The next significant step up in your Chef career is to become a Sous Chef, second in command to the Head Chef. The Sous Chef is the most senior Chef working in the kitchen, they are very hands on and are responsible for the day to day management of the kitchen. As a Sous Chef you need to be experienced in every section of the kitchen as you will need to fill in wherever required. You also assist the Head Chef and will have to take over their position in their absence. Find out more about working as a Sous Chef here.

Head Chef

The top of the kitchen hierarchy is Head Chef. This is an extremely responsible position so it’s imperative to work your way through the ranks so you are highly experienced in every role. By the time you reach Head Chef you will know exactly what is expected of every position so that you can efficiently manage the running of the entire kitchen. 

As Head Chef you are responsible for overseeing everything from staffing, to budgeting, to liaising with suppliers. Most exciting though is that you will be the ‘visionary leader’ of the kitchen and you can really let your creativity show as you develop new recipes and devise new menus which will inspire your team and impress the customers. Find out more about working as a Head Chef here.

To get a real-life feel of what it is like to be a Chef, read David’s story

Other Hospitality Careers

For a catering establishment to run effectively it not only requires successful kitchen staff, the front of house team are just as important in running an efficient food service and ensuring happy customers.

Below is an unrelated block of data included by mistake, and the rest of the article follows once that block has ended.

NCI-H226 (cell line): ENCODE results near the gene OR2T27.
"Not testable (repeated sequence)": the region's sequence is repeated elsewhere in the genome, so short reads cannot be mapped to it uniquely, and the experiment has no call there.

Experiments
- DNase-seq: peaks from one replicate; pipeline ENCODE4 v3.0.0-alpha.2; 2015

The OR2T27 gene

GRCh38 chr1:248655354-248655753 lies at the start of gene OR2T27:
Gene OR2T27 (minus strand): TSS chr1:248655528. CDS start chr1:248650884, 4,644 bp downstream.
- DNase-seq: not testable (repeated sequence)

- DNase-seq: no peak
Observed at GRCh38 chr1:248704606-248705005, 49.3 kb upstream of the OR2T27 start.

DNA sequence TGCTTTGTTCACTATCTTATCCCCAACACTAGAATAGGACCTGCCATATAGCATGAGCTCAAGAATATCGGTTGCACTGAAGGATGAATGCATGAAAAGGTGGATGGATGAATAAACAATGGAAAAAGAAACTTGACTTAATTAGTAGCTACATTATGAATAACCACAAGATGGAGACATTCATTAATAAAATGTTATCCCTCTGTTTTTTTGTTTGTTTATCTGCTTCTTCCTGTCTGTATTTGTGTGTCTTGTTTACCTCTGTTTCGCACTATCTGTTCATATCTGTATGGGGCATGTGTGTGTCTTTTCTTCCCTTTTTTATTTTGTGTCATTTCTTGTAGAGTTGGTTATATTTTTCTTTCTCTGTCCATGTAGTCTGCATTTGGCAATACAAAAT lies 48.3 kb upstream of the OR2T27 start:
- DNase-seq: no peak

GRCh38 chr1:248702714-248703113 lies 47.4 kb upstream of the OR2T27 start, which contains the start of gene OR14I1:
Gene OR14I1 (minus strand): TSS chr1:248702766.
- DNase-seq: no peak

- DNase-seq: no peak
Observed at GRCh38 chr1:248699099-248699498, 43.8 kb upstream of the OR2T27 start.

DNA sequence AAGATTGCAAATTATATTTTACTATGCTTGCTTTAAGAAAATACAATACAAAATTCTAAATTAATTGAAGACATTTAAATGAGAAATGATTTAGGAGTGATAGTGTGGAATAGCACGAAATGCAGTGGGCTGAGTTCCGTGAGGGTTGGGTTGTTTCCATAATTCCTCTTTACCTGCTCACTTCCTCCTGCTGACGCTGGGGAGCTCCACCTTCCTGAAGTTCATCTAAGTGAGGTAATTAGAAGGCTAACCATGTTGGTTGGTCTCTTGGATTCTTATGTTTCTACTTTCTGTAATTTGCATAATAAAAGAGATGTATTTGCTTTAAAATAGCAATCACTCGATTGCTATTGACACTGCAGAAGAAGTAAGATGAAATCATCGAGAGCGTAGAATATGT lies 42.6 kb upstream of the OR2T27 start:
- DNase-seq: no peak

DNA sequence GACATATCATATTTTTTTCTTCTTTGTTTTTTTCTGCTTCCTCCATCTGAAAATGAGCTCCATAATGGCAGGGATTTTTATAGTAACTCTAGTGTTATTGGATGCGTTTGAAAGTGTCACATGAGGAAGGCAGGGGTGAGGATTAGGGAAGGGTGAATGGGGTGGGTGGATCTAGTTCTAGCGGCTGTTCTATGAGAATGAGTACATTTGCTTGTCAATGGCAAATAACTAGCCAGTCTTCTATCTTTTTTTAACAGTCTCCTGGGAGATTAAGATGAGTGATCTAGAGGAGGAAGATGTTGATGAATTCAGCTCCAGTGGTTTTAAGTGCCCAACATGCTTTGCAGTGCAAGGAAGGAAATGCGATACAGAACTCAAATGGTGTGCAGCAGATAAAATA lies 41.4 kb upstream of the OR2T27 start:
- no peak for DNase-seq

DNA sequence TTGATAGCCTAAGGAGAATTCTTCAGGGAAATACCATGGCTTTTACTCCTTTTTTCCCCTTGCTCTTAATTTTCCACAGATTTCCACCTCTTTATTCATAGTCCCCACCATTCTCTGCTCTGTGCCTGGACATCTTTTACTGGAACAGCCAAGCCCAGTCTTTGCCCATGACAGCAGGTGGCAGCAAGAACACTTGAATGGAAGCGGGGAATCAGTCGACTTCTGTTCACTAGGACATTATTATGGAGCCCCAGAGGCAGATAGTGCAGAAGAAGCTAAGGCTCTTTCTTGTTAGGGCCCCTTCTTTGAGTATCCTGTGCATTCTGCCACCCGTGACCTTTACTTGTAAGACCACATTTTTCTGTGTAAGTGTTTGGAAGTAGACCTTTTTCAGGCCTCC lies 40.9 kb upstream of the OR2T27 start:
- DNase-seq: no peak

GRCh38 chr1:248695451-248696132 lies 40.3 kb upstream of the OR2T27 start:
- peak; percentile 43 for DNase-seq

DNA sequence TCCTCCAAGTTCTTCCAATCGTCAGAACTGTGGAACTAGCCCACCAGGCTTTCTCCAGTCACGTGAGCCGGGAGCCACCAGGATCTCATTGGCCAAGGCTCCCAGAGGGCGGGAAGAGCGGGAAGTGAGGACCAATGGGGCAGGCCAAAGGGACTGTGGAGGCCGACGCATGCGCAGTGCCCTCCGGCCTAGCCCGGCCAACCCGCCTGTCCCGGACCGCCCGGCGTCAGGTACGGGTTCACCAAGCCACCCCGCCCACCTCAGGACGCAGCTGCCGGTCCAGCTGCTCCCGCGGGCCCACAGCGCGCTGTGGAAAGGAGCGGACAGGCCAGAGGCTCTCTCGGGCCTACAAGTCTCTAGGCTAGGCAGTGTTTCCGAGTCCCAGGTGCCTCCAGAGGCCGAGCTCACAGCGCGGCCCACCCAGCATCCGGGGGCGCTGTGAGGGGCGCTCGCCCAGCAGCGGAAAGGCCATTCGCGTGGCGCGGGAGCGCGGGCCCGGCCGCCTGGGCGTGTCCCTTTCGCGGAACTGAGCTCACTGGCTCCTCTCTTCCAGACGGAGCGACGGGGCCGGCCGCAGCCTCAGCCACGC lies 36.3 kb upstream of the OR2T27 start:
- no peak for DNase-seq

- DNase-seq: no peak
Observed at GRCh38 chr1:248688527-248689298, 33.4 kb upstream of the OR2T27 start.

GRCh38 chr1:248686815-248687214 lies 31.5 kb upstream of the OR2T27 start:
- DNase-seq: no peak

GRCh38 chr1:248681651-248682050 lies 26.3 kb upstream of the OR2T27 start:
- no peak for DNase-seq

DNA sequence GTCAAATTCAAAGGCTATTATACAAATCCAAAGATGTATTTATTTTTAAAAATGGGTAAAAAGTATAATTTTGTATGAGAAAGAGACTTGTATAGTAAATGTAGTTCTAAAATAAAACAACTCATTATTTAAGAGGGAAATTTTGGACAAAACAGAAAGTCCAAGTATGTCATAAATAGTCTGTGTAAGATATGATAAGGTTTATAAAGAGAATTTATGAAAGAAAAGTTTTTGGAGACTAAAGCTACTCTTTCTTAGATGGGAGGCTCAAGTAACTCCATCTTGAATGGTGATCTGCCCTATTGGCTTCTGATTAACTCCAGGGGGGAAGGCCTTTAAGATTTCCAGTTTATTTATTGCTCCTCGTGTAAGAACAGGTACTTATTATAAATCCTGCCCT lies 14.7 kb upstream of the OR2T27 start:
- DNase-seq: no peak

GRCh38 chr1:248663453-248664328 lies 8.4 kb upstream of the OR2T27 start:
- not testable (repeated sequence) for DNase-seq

As a Waiter or Waitress you are the face of the restaurant so it is important to provide good customer service by being sociable and communicative to ensure everyone receives the correct food, is happy with their meals and enjoys their experience. If a front of house role in a restaurant or hotel is a job you enjoy, you may want to advance your career by moving up to become Head Waiter or Waitress, managing the other waiting staff as well as continuing to take care of your own clients. If you want to move further into management in the restaurant industry there are diplomas and apprenticeships in hospitality which could help you progress up the career ladder.

To get a real-life feel of what it is like to be a Waitress, read Blessing’s story. If you are a Bartender and enjoy this line of work you may want to think about furthering your career in this field. Whether it’s moving from behind the bar at the local pub to a fast paced sports bar or working your way up the career ladder into a supervisor or manager position, there are lots of opportunities to experience different environments within the bartending industry. If you work for a larger organisation you could eventually move up into regional management or you could use your product knowledge to move into sales and marketing within the drinks industry.

To get a real-life feel of what it is like to be a Bartender, read Stephen’s story

With the growing number of coffee shops in recent years there are now many people employed as a barista, learning the art of blending and grinding the beans to produce the best cup of coffee. Career progression for a Barista means moving into a Supervisor or Manager position, first as a Store Manager, then a Regional Manager. To get a real-life feel of what it is like to be a Barista, read Orsolya’s story.   

A tailored CV will help you stand out when you move up to the next step of your career. Use our free CV template to get you started.